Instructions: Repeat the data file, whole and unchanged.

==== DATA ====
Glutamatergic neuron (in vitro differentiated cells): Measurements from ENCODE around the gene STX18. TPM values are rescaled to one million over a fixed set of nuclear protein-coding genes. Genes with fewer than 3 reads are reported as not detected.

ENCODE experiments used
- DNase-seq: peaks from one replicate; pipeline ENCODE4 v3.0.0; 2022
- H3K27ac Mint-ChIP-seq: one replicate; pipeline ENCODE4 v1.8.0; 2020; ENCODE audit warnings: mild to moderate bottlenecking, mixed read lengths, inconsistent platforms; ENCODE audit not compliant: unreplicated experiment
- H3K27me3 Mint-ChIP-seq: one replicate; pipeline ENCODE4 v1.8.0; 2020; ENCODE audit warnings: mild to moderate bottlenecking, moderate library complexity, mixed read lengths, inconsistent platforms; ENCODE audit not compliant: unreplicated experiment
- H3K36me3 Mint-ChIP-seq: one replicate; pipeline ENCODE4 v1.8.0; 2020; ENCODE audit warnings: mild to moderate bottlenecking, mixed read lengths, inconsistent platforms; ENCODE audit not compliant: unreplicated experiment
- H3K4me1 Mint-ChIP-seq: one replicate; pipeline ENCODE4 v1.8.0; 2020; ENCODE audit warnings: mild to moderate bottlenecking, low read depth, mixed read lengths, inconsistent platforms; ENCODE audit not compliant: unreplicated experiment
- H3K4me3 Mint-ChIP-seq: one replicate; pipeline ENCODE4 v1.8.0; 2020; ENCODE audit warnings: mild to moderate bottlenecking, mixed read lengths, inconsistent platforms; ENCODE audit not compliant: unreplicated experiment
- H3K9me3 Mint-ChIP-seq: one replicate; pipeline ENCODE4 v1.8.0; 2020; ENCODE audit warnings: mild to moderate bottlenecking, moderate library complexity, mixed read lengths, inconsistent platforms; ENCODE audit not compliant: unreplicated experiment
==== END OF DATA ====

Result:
Glutamatergic neuron (in vitro differentiated cells): Measurements from ENCODE around the gene STX18. TPM values are rescaled to one million over a fixed set of nuclear protein-coding genes. Genes with fewer than 3 reads are reported as not detected.

ENCODE experiments used
- DNase-seq: peaks from one replicate; pipeline ENCODE4 v3.0.0; 2022
- H3K27ac Mint-ChIP-seq: one replicate; pipeline ENCODE4 v1.8.0; 2020; ENCODE audit warnings: mild to moderate bottlenecking, mixed read lengths, inconsistent platforms; ENCODE audit not compliant: unreplicated experiment
- H3K27me3 Mint-ChIP-seq: one replicate; pipeline ENCODE4 v1.8.0; 2020; ENCODE audit warnings: mild to moderate bottlenecking, moderate library complexity, mixed read lengths, inconsistent platforms; ENCODE audit not compliant: unreplicated experiment
- H3K36me3 Mint-ChIP-seq: one replicate; pipeline ENCODE4 v1.8.0; 2020; ENCODE audit warnings: mild to moderate bottlenecking, mixed read lengths, inconsistent platforms; ENCODE audit not compliant: unreplicated experiment
- H3K4me1 Mint-ChIP-seq: one replicate; pipeline ENCODE4 v1.8.0; 2020; ENCODE audit warnings: mild to moderate bottlenecking, low read depth, mixed read lengths, inconsistent platforms; ENCODE audit not compliant: unreplicated experiment
- H3K4me3 Mint-ChIP-seq: one replicate; pipeline ENCODE4 v1.8.0; 2020; ENCODE audit warnings: mild to moderate bottlenecking, mixed read lengths, inconsistent platforms; ENCODE audit not compliant: unreplicated experiment
- H3K9me3 Mint-ChIP-seq: one replicate; pipeline ENCODE4 v1.8.0; 2020; ENCODE audit warnings: mild to moderate bottlenecking, moderate library complexity, mixed read lengths, inconsistent platforms; ENCODE audit not compliant: unreplicated experiment